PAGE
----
Florida Atlantic University
Calculus - Analytic Geometry I
Hi, here is some information about my course Calculus I (CRN: 13292, MAC 2311-005). We meet Monday, Wednesday, Thursday, and Friday, 10:00 - 10:50 a.m. in ED 113.
The origins of calculus go back at least 2500 years to the ancient Greeks, who found areas using the "method of exhaustion". Limits arise not only when finding areas of a region, but also when computing the slope of a tangent line to a curve, the velocity of a car, or the sum of an infinite series. In each case, one quantity is computed as the limit of other, easily calculated quantities. Sir Isaac Newton invented his version of calculus in order to explain the motion of the planets around the sun. Today calculus is used in calculating the orbits of satellites and spacecraft, in predicting population sizes, in estimating how fast coffee prices rise, in forecasting weather, in measuring the cardiac output of the heart, in calculating life insurance premiums, and in a great variety of other areas. We will explore some of the uses of calculus in this course.
Textbook and Topics
We will use the Calculus Online Textbook: Calculus by Gilbert Strang, Massachusetts Institute of Technology, Wellesley-Cambridge Press. The book is MIT open courseware, available online under the Creative Commons Licence:
For pdfs of the sections, and for additional materials have a look at the page:
To warm up for the course, have a look at the videos!
We are going to cover the following chapters:
The Derivative of a Function, Powers and Polynomials, The Slope and the Tangent Line, Derivative of the Sine and Cosine, The Product and Quotient and Power Rules, Limits, Continuous Functions Chapter 3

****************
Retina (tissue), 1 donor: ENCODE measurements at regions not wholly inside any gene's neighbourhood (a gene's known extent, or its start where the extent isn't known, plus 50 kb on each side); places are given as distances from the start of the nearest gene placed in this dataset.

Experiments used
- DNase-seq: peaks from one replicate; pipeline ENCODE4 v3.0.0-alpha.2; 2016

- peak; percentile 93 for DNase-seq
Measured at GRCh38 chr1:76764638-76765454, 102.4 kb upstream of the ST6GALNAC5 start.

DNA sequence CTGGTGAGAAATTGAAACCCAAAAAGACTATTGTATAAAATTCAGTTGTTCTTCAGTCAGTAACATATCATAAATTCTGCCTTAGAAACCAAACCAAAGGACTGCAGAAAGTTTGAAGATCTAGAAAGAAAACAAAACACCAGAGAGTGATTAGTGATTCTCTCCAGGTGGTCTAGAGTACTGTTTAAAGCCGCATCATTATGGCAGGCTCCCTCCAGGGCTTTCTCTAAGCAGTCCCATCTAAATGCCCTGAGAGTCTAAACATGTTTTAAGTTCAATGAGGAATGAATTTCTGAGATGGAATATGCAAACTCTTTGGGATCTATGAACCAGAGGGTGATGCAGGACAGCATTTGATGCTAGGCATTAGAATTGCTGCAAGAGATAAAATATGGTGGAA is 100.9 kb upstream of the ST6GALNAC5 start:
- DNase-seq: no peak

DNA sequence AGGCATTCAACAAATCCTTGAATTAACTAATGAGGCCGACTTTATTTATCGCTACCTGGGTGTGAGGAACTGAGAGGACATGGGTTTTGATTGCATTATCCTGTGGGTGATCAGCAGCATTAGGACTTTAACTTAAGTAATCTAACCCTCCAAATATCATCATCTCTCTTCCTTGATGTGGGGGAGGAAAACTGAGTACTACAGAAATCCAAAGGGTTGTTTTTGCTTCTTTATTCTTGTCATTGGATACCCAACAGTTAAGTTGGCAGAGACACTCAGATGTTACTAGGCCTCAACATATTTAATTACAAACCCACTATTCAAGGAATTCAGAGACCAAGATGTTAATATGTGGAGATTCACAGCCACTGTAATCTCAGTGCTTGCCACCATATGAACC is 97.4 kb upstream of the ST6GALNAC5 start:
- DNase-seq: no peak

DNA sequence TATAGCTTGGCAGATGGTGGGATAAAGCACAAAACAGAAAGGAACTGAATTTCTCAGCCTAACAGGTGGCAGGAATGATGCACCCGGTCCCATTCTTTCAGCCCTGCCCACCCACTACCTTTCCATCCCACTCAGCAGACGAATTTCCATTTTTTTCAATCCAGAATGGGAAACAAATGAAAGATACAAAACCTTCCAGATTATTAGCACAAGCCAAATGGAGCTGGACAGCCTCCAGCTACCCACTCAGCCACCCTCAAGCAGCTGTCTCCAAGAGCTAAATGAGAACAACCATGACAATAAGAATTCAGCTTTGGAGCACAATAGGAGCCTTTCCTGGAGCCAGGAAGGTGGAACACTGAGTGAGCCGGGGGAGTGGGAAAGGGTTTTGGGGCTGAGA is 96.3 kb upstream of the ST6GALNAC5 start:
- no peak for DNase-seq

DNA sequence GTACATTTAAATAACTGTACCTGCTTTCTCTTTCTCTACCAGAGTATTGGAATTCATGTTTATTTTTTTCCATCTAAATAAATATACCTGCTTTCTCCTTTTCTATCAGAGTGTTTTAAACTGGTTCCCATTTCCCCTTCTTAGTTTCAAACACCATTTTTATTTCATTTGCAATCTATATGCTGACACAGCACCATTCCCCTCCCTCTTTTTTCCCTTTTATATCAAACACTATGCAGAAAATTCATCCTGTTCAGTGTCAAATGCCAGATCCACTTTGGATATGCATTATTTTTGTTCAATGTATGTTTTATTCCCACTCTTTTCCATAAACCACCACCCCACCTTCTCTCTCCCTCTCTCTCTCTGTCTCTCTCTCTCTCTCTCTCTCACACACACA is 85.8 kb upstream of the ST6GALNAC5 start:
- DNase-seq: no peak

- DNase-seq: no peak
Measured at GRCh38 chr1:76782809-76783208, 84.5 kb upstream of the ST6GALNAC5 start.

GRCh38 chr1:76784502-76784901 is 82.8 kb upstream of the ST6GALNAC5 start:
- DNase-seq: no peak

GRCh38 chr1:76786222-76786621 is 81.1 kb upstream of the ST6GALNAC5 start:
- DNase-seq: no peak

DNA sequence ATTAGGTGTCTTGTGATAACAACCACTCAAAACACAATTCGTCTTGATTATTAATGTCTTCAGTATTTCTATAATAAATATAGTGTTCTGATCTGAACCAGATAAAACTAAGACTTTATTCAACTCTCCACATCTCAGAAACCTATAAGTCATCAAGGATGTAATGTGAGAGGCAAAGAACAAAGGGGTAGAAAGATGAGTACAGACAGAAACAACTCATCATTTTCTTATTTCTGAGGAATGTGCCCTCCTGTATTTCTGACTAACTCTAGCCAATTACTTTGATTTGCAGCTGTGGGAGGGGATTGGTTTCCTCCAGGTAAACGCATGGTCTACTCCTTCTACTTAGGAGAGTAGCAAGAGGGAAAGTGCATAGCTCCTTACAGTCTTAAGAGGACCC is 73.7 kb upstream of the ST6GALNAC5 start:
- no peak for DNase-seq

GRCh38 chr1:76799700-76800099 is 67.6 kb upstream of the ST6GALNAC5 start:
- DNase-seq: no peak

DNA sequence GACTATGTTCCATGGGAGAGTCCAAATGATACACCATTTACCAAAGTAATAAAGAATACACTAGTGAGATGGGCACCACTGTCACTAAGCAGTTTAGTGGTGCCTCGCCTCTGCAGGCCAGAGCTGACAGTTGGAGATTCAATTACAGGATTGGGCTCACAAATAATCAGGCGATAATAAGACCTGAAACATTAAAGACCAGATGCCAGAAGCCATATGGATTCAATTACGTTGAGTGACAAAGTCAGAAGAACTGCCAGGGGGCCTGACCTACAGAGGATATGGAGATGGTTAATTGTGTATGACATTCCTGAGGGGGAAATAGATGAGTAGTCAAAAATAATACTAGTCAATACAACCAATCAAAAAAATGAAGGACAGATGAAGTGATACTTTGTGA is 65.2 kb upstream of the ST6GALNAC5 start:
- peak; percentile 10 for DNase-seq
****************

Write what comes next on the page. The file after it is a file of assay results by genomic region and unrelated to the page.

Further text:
Applications of the Derivative
Linear Approximation, Maximum and Minimum Problems, Second Derivatives: Minimum vs. Maximum, Graphs, The Mean Value Theorem and l'Hôpital's Rule Midterm Exam
The 50 minute exam will be about the material covered so far. We will discuss in class what day will be ideal for all of us. Chapter 4
The Chain Rule
Derivatives by the Chain Rule, Implicit Differentiation and Related Rates, Inverse Functions and Their Derivatives, Inverses of Trigonometric Functions Chapter 5
The Idea of an Integral, Antiderivatives, Summation vs. Integration, Indefinite Integrals and Substitutions, The Definite Integral, Properties of the Integral and the Average Value, The Fundamental Theorem and Its Consequences Excursion to Computer Lab We will visit the computer lab to explore how computer algebra (Maple) can be used to compute functions and derivatives, and to assist us in graphing. You can earn extra credit for using Maple to solve Calculus problems. Chapter 6
Exponentials and Logarithms
The Exponential ex, Growth and Decay in Science and Economics, Logarithms, Hyperbolic Functions
- Ability to compute limits, derivatives, and simple integrals using a structured approach,
- use calculus concepts to plot functions and to discuss their graphs,
- apply calculus techniques to a variety of math, science and engineering problems, and
- gain familiarity with graphing and calculus tools in computer algebra systems like maple.
TutoringThere is free math tutoring available in the Math Learning Center in GS 211. The tutor for our course is Olga Y Shukina, her hours are MWF 1 - 4 p.m. and Thursdays, 11-12 a.m.
This course is supported by SI, a free, peer-led study group program designed to assist all enrolled students in gaining a better understanding of course material through guided outside group work. Our SI leader is Sujinun "Ning" Ovathanasin, her hours are M 2-2:50 p.m., W 11-12:50, R 11-11:50 a.m. in PS 113.
Homework: I will assign homework problems every week. The problems will not be graded, but some may show up on a quiz. Homework problems.
Quizzes: We will have a quiz every Friday; the ten best quizzes count for 40 % of the grade. No calculators can be used during the quiz.
Extra Credit: You can obtain extra credit counting towards your quiz grade for assignments done on a computer algebra system, for example Maple.
Midterm Exam: The midterm exam on 2/24 has covered Chapter 2 and Sections 3.1 - 3.4. It will count for 20 % of the grade.
Final Exam: The final exam is comprehensive and will count for 40 % of your grade. It has been scheduled for Sunday, April 29, 4:00 - 6:30 p.m. in SO 250. There are 10 problems on the exam, the 8 best answers count. Please bring a picture id (Owl card or drivers licence)!
For the Code of Academic Integrity, Religious Accommodation and my grading scale please visit Infos for all my courses.
Office hours: MWRF, 11 a.m. - noon in SE 230.
Home page: Markus Schmidmeier
Last modified: by Markus Schmidmeier